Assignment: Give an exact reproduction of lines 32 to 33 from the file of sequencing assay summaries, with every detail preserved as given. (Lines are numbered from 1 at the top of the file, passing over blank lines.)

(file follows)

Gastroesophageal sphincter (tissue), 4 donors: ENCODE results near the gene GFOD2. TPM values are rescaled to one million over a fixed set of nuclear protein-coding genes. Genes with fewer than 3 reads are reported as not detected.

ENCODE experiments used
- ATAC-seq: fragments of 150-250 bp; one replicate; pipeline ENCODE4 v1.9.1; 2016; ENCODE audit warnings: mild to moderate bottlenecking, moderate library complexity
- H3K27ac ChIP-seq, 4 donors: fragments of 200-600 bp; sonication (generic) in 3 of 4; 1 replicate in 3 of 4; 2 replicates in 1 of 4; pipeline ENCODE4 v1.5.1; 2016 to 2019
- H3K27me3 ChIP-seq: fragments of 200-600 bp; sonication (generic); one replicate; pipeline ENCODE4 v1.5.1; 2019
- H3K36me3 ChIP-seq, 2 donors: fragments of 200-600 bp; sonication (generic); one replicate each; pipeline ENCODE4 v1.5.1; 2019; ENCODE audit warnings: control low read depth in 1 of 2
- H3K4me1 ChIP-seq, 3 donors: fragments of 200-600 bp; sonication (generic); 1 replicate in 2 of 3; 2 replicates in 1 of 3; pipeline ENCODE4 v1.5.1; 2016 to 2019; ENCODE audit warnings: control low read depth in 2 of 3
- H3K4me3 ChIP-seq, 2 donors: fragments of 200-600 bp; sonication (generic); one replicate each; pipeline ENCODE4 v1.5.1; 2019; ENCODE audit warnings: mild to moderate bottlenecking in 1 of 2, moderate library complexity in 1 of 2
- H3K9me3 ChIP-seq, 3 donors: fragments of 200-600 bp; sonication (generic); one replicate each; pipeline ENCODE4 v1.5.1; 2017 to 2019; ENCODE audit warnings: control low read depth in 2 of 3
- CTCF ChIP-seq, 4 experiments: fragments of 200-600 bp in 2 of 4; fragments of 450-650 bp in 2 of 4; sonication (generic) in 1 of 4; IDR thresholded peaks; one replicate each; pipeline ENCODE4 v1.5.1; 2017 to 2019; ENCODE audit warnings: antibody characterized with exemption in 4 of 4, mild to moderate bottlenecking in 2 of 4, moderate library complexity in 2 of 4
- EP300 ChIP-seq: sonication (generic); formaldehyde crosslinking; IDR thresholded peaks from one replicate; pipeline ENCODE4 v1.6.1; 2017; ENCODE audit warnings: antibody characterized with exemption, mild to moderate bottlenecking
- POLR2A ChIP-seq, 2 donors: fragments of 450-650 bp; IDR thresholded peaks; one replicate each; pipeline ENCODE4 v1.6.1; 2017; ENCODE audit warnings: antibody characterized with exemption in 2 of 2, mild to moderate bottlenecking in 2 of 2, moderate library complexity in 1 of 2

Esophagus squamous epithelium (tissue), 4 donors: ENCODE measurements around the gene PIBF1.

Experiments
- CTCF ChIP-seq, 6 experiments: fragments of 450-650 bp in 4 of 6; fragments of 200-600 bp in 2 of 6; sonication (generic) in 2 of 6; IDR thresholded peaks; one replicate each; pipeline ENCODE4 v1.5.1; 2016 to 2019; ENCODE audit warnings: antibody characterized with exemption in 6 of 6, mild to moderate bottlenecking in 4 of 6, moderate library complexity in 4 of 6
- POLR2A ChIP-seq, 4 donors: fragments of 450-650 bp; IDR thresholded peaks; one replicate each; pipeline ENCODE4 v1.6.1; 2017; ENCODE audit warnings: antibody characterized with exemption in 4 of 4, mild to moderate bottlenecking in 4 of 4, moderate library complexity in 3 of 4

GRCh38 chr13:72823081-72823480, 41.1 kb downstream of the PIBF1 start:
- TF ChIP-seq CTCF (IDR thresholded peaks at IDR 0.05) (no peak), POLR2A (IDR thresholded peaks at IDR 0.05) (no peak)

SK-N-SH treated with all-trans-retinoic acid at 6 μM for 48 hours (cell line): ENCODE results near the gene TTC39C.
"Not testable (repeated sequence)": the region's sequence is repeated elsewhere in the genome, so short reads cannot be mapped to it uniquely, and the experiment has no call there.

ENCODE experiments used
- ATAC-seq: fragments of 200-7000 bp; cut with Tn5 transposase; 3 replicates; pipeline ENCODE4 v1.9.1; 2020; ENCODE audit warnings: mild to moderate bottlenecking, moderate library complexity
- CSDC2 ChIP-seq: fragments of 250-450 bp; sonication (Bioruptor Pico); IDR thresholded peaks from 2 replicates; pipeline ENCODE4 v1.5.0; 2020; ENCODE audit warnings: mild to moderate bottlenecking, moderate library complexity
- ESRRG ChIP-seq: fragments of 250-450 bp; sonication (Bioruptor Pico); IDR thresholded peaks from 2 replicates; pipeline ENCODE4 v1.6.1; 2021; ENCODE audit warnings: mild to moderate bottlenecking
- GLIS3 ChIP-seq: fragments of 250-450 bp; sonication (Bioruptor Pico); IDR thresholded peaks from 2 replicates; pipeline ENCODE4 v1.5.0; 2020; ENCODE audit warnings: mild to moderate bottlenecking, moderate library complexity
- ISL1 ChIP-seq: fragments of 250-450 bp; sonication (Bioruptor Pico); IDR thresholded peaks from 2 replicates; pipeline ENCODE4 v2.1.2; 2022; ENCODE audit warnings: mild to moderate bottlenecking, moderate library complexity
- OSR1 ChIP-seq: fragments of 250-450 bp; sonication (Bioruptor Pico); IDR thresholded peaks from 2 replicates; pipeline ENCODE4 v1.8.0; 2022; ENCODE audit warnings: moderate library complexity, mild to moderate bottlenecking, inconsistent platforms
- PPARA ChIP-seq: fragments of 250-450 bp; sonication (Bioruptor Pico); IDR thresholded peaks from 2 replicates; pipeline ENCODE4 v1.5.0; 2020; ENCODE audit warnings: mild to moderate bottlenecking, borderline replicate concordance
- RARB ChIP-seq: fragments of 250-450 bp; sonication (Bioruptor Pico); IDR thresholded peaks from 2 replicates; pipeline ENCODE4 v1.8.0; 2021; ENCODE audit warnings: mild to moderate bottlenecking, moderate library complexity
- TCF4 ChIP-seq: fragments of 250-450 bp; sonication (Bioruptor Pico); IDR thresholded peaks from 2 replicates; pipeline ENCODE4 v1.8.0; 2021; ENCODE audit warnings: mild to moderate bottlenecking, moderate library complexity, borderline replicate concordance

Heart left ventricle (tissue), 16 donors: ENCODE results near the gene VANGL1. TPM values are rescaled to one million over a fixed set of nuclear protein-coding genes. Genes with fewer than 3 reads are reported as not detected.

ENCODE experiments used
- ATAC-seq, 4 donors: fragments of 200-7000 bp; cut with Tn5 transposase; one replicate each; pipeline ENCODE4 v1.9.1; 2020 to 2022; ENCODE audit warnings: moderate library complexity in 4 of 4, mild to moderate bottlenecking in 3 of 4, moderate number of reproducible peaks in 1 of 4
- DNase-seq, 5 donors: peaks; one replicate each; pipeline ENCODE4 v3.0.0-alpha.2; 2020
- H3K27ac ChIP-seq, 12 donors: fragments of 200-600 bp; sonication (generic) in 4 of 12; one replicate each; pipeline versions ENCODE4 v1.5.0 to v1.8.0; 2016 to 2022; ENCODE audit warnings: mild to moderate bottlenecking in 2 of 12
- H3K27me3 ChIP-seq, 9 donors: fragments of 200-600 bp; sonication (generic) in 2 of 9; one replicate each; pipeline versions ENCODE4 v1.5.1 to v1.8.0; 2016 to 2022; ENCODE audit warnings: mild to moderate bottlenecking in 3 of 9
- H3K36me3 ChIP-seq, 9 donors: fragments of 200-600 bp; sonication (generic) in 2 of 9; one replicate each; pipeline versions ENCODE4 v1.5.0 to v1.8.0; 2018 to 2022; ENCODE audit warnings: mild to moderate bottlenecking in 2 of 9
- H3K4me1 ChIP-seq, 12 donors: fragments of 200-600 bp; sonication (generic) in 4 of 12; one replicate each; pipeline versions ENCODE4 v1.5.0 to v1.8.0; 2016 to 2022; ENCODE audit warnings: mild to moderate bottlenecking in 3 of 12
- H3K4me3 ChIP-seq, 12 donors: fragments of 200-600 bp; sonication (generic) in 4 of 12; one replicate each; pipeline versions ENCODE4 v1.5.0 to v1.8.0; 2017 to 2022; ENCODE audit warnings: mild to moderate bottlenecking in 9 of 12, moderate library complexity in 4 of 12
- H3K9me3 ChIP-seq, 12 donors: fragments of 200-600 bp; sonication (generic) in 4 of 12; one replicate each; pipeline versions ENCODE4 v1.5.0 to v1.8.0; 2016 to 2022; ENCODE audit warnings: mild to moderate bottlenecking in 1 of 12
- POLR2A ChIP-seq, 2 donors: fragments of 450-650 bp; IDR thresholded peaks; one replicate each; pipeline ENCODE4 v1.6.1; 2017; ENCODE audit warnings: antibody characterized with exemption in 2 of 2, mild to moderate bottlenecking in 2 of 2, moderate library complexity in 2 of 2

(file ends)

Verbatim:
ENCODE experiments used
- ATAC-seq, 4 donors: fragments of 200-7000 bp; cut with Tn5 transposase; one replicate each; pipeline ENCODE4 v1.9.1; 2020 to 2022; ENCODE audit warnings: moderate library complexity in 4 of 4, mild to moderate bottlenecking in 3 of 4, moderate number of reproducible peaks in 1 of 4